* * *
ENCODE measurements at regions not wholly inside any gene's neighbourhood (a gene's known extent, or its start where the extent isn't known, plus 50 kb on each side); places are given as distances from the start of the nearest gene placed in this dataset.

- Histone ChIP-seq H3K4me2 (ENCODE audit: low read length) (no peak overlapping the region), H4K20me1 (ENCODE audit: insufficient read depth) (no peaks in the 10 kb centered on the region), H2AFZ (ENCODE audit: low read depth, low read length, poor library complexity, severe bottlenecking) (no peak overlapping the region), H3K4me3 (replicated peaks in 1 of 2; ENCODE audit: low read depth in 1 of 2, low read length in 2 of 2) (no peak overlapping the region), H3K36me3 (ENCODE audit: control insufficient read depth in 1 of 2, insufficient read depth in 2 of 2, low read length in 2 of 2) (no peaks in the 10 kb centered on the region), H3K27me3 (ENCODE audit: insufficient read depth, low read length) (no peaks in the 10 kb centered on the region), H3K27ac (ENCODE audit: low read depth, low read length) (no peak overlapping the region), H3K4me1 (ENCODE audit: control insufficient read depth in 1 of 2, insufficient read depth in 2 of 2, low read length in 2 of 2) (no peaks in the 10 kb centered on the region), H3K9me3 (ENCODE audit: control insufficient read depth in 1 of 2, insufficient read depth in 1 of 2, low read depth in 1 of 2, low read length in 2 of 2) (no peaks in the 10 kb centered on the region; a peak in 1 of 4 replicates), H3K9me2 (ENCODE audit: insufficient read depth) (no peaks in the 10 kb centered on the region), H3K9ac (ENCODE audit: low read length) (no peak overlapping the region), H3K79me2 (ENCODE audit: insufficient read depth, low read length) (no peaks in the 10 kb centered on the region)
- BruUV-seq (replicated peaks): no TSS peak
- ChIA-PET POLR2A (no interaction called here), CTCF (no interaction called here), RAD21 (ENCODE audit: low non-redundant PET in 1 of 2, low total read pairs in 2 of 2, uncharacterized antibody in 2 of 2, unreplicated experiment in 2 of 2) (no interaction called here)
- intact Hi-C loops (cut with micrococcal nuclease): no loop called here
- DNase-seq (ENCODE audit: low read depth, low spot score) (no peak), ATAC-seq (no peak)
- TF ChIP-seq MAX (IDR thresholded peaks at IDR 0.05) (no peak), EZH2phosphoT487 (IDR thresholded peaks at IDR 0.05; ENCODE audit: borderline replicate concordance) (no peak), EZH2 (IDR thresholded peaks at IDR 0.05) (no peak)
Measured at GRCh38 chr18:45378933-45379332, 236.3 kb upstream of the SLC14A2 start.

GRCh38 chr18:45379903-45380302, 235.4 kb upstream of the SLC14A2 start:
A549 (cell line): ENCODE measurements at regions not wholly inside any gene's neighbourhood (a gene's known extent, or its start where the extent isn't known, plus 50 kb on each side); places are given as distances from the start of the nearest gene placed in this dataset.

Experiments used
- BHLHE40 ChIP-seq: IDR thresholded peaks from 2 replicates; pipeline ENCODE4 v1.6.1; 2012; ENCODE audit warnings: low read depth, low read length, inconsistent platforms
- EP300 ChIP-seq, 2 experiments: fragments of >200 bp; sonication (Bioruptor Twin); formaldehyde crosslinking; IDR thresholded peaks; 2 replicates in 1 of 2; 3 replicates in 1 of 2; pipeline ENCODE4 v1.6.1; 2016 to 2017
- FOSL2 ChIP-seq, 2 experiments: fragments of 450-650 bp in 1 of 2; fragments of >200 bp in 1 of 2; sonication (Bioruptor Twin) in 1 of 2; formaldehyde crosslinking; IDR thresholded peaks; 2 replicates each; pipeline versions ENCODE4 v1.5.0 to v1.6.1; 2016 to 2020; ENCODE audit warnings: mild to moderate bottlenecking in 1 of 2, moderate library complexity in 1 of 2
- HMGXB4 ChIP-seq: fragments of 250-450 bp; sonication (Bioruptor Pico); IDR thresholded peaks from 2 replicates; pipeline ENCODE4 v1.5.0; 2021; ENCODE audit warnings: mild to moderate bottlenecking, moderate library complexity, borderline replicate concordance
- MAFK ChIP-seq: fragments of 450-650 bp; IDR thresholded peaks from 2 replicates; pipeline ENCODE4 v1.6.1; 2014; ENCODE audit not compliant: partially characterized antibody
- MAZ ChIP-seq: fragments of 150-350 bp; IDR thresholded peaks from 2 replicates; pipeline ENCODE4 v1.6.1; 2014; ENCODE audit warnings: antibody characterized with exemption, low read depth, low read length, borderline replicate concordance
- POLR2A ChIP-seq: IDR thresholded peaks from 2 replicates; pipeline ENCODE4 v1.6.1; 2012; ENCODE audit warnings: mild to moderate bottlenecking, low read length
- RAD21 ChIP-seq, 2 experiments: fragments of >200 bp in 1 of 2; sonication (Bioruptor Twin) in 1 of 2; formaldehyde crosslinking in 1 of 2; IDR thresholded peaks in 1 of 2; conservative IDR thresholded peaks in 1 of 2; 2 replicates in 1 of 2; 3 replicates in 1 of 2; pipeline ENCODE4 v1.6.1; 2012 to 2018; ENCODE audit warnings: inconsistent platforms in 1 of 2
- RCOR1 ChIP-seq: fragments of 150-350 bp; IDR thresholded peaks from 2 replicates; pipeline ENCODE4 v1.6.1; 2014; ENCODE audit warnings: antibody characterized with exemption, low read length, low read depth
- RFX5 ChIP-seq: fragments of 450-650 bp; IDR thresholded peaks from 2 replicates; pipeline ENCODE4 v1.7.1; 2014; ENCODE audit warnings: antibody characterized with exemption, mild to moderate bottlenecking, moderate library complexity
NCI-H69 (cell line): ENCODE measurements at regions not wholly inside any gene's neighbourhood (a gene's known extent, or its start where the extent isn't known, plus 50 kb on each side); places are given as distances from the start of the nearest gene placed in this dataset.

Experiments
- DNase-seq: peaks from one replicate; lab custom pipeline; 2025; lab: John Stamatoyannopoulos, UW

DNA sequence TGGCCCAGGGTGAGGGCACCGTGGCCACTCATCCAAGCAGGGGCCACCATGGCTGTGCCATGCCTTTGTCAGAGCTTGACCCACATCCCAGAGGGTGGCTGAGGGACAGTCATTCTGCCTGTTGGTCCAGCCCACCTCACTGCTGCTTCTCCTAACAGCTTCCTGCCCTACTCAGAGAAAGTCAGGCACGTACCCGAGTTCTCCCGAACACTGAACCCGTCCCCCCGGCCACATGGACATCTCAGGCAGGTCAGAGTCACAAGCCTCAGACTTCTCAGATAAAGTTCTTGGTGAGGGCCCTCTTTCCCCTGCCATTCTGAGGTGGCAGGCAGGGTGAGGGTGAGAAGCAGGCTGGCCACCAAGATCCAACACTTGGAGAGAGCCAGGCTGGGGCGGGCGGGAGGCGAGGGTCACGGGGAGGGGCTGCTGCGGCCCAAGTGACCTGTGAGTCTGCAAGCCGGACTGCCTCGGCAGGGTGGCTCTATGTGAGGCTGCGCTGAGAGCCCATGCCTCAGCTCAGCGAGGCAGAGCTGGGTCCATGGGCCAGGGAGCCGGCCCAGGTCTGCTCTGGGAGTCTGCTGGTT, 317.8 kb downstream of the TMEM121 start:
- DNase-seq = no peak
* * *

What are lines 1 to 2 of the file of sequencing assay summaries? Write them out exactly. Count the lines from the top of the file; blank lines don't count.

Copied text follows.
ENCODE measurements at regions not wholly inside any gene's neighbourhood (a gene's known extent, or its start where the extent isn't known, plus 50 kb on each side); places are given as distances from the start of the nearest gene placed in this dataset.

- Histone ChIP-seq H3K4me2 (ENCODE audit: low read length) (no peak overlapping the region), H4K20me1 (ENCODE audit: insufficient read depth) (no peaks in the 10 kb centered on the region), H2AFZ (ENCODE audit: low read depth, low read length, poor library complexity, severe bottlenecking) (no peak overlapping the region), H3K4me3 (replicated peaks in 1 of 2; ENCODE audit: low read depth in 1 of 2, low read length in 2 of 2) (no peak overlapping the region), H3K36me3 (ENCODE audit: control insufficient read depth in 1 of 2, insufficient read depth in 2 of 2, low read length in 2 of 2) (no peaks in the 10 kb centered on the region), H3K27me3 (ENCODE audit: insufficient read depth, low read length) (no peaks in the 10 kb centered on the region), H3K27ac (ENCODE audit: low read depth, low read length) (no peak overlapping the region), H3K4me1 (ENCODE audit: control insufficient read depth in 1 of 2, insufficient read depth in 2 of 2, low read length in 2 of 2) (no peaks in the 10 kb centered on the region), H3K9me3 (ENCODE audit: control insufficient read depth in 1 of 2, insufficient read depth in 1 of 2, low read depth in 1 of 2, low read length in 2 of 2) (no peaks in the 10 kb centered on the region; a peak in 1 of 4 replicates), H3K9me2 (ENCODE audit: insufficient read depth) (no peaks in the 10 kb centered on the region), H3K9ac (ENCODE audit: low read length) (no peak overlapping the region), H3K79me2 (ENCODE audit: insufficient read depth, low read length) (no peaks in the 10 kb centered on the region)